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On September 28, 2007, about 1313 central daylight time, American Airlines flight 1400, a McDonnell Douglas DC-9-82 (MD-82),2 N454AA, experienced an in-flight engine fire during departure climb from Lambert-St. Louis International Airport (STL), St. Louis, Missouri. During the return to STL, the nose landing gear failed to extend, and the flight crew executed a go-around, during which the crew extended the nose gear using the emergency procedure. The flight crew conducted an emergency landing, and the 2 flight crewmembers, 3 flight attendants, and 138 passengers deplaned on the runway. No occupant injuries were reported, but the airplane sustained substantial damage from the fire. The scheduled passenger flight was operating under the provisions of 14 Code of Federal Regulations Part 121 on an instrument flight rules flight plan. Visual meteorological conditions prevailed at the time of the accident.
TO THE FEDERAL AVIATION ADMINISTRATION: Evaluate the history of uncommanded air turbine starter valve (ATSV)-Open events in the MD-80 fleet and the effectiveness of coupling the ATSV-Open light to the Master Caution system to determine whether all MD-80 airplanes need to be modified to couple the ATSV-Open light to the Master Caution system. Once the evaluation is completed, require any necessary modifications.
Original recommendation transmittal letter:
Closed - Acceptable Action
St. Louis, MO, United States
In-Flight Left Engine Fire, American Airlines Flight 1400, McDonnell Douglas DC-9-82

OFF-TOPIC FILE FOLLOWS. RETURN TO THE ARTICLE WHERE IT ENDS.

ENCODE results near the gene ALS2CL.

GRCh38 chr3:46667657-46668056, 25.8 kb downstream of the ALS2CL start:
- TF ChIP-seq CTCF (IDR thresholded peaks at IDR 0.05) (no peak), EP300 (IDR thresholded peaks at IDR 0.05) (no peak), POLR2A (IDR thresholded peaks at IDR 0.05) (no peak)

Addressee(s) and Addressee Status:
FAA (Closed - Acceptable Action)
Safety Recommendation History
Thank you for the description of the FAA’s review of ATSV problems reported by MD-80 operators for the period January 2007 to April 2009. The FAA’s review of the service history satisfies the first part of this recommendation. The review found only two actual ATSV-Open events since the issuance of airworthiness directive (AD) 98-09-19. Both of these events occurred on American Airlines flights that were discussed in the letter that transmitted this recommendation to the FAA. As a result of the events that had occurred on their flights, American Airlines revised its maintenance procedures to comply with Boeing’s maintenance procedures for servicing the ATSV filters, and no similar events have occurred since this revision. The FAA’s review of the service history also found that the number of false indications significantly outnumbered ATSV-Open events that led to starter failures; therefore, coupling the START VALVE annunciation to the master caution system would result in false indications that would far outnumber the original problems. The FAA concluded (1) that the AD had been successful in correcting identified design problems, and (2) that the previous two events on American Airlines had occurred due to improper maintenance that has now been corrected. For those reasons, the FAA does not believe that coupling the ATSV-Open light to the master caution system should be required, and the agency plans no further action. The FAA has completed the action recommended; therefore, Safety Recommendation A-09-21 is classified CLOSED—ACCEPTABLE ACTION.